The challenges facing the program include meeting the increasing demand for community and engagement in the NRM space, and trying to accommodate the diverse face of not just the Landcare movement but other community based organisations involved in land management. The advantages for a locally/regionally driven process are apparent for regions equipped with the capacity to deliver on ground priorities beyond participatory targets. There is however a risk that it may fall short of the Australian Government's good intentions in delivering highly strategic outcomes which would see local projects deliver against national targets. The reality is (in the tropics in particular) there are some plain horrible jobs out there to be done like the eradication of pond apple or glush weed which are very rarely touched by community groups because of the technical nature of the task.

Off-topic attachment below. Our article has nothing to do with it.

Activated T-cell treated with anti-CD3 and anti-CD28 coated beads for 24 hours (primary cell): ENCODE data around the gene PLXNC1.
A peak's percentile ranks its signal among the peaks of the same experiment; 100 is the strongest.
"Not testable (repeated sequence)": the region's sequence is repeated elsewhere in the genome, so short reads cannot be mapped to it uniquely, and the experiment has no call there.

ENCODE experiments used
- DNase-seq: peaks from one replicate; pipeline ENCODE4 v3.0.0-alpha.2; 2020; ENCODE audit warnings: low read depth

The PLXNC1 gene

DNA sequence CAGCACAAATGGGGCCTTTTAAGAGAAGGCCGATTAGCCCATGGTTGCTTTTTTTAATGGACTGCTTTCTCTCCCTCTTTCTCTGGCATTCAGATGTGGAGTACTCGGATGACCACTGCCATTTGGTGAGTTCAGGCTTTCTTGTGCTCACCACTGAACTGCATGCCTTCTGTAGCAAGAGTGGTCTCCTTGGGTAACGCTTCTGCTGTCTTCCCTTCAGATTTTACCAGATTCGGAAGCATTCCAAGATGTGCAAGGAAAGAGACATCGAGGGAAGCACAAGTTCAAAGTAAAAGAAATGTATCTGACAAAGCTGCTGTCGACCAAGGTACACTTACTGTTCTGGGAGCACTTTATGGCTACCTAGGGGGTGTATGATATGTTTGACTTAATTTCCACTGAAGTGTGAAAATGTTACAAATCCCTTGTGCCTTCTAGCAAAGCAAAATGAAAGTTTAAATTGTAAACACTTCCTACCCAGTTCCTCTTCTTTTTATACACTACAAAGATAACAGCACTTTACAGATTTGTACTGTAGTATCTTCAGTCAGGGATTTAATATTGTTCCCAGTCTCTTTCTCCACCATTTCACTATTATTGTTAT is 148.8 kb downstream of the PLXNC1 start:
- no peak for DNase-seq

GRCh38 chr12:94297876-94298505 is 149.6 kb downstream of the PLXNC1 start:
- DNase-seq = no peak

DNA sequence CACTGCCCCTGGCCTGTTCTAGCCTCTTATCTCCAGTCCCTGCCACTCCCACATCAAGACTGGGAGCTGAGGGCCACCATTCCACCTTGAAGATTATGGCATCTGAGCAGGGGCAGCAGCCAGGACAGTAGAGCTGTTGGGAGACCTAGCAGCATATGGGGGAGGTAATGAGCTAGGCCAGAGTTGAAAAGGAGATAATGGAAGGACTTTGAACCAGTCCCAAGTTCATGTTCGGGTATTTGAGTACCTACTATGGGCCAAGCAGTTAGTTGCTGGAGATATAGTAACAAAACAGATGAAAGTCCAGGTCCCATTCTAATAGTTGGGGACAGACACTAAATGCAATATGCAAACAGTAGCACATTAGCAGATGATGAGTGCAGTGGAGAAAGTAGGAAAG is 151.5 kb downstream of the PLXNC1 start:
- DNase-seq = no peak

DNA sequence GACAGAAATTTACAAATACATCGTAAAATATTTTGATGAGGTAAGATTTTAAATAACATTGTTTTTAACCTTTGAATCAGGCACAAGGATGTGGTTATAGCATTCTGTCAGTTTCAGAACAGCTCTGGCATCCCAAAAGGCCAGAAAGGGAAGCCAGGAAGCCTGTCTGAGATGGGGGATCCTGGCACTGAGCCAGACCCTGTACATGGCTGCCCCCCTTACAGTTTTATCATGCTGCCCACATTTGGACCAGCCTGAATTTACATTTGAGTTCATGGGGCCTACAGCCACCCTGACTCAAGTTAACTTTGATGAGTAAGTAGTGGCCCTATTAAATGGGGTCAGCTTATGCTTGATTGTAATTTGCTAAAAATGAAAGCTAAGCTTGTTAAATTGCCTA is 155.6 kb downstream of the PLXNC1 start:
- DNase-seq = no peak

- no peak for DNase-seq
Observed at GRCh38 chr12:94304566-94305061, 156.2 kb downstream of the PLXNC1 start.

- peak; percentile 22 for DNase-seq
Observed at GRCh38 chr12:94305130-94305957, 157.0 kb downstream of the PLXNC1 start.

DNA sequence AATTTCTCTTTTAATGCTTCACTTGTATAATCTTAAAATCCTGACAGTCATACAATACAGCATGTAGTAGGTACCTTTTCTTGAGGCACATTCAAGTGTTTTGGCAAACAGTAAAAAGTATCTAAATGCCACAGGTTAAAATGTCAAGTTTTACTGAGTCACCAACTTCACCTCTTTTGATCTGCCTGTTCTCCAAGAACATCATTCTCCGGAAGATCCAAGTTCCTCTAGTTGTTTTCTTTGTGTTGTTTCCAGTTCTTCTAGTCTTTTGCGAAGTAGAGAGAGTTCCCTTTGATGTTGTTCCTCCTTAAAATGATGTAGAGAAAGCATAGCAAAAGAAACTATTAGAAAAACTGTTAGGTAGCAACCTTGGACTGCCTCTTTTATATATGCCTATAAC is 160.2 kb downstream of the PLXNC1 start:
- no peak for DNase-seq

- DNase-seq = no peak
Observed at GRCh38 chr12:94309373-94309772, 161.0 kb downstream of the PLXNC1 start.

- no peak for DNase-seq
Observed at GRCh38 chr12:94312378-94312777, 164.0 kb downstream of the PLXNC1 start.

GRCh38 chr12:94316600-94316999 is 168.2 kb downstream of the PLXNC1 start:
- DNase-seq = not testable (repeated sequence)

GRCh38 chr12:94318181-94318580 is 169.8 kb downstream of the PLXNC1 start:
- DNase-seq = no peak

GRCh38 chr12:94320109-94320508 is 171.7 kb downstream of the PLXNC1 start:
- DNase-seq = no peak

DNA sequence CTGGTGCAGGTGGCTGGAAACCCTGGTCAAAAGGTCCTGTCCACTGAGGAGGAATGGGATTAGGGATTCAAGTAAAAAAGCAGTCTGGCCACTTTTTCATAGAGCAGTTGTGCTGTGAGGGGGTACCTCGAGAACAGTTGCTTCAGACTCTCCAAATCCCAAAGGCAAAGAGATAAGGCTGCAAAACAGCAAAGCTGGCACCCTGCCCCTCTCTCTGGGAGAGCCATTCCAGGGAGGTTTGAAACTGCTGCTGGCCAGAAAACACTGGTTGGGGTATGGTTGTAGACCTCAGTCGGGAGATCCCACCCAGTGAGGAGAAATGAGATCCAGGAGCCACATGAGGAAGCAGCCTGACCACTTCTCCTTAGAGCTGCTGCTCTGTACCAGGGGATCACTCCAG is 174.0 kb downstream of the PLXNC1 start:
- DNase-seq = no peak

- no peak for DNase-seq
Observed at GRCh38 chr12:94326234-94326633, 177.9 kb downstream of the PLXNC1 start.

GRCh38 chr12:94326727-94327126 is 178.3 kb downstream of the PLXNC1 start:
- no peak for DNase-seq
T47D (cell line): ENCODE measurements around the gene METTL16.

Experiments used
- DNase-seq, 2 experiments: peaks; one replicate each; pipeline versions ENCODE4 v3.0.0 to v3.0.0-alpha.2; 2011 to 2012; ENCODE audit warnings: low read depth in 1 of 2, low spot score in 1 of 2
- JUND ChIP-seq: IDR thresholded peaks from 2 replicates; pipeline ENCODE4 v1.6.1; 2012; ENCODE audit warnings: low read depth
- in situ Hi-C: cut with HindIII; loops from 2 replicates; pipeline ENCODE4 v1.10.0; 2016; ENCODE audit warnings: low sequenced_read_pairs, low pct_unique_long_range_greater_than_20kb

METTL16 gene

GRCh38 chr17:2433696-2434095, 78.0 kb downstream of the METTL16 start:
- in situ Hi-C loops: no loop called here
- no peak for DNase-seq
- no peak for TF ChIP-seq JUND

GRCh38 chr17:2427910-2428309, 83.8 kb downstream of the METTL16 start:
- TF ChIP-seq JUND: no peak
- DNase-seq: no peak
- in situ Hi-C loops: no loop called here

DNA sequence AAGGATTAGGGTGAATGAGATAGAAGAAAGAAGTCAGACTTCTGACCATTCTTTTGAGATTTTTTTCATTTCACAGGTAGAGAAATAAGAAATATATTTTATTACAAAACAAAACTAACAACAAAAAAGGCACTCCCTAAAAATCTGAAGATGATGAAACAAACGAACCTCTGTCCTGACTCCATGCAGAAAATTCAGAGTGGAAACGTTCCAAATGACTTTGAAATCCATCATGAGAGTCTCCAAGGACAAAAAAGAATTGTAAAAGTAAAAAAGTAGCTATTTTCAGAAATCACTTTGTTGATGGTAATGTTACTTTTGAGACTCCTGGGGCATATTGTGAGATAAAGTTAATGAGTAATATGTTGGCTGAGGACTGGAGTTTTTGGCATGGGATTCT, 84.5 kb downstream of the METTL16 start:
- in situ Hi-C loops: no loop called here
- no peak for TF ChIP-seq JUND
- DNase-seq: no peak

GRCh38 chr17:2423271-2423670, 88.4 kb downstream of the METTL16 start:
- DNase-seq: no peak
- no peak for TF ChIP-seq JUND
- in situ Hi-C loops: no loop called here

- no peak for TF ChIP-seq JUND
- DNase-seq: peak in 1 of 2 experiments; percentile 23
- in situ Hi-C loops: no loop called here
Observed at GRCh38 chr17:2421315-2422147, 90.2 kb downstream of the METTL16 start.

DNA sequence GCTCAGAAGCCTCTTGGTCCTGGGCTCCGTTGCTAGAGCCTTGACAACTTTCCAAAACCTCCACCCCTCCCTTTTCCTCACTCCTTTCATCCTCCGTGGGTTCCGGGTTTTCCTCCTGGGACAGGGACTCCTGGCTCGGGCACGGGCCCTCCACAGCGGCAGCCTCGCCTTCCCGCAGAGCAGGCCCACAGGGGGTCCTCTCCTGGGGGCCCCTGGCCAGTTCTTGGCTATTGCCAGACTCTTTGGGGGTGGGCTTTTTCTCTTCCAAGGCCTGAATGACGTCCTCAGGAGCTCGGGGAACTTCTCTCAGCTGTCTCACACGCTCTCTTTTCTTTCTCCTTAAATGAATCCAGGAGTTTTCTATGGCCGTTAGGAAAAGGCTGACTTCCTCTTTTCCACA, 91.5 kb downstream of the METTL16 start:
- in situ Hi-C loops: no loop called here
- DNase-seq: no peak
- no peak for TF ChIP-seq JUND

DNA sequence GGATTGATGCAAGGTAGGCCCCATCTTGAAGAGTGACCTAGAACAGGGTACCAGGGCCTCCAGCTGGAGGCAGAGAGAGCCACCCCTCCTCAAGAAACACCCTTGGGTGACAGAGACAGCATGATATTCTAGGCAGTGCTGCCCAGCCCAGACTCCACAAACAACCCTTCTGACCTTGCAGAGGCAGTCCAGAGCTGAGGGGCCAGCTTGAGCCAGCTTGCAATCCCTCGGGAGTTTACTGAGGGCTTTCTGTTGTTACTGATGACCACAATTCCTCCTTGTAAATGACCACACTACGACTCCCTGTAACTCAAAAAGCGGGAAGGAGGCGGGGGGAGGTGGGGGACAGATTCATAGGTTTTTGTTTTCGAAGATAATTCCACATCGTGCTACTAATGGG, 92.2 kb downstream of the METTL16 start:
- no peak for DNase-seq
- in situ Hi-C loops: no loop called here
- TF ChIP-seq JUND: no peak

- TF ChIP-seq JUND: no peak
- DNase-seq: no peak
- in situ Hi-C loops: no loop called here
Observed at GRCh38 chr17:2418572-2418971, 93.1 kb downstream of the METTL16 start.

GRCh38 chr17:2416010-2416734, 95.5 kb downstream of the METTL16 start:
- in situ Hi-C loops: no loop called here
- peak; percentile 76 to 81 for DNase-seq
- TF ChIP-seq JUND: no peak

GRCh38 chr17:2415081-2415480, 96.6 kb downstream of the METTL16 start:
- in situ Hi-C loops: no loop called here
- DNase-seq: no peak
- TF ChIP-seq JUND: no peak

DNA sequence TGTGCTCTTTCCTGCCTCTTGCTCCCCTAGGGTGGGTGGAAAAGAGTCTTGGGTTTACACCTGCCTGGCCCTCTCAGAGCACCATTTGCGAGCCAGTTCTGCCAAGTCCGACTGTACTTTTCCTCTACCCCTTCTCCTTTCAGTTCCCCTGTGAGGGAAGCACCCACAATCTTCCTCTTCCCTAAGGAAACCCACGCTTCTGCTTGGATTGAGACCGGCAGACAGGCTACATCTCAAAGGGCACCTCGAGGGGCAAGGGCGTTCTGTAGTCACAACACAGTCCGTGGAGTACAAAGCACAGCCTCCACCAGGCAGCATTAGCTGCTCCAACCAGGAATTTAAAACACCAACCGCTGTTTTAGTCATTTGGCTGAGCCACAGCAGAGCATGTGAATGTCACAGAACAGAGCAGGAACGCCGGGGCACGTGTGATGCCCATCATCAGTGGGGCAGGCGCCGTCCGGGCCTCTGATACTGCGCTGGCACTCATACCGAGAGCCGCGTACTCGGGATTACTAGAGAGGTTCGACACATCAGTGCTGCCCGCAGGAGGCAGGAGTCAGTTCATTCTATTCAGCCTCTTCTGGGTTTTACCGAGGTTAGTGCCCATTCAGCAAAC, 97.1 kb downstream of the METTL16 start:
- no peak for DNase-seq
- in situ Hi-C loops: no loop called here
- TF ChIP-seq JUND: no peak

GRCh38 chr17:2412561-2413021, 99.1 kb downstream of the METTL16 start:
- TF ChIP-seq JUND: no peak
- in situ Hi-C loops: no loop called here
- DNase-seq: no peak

Historically, catchment and Landcare groups have worked closely with the technical skills, specialised plant and nurseries of local governments in delivering a diverse range of projects. With this new phase of Landcare and other similar programmatic shifts in resource allocation over the past 10 years the regional experience for local government in this space is one of being slowly squeezed out of the picture in an area of operations where we have had considerable technical expertise and community engagement in the past. Not to mention a legislative responsibility for our own lands as well as an intended education/compliance role within the community. There is certainly some adjusting to do. In the meantime, weeds and feral animals are not on hold and the tough jobs still need doing.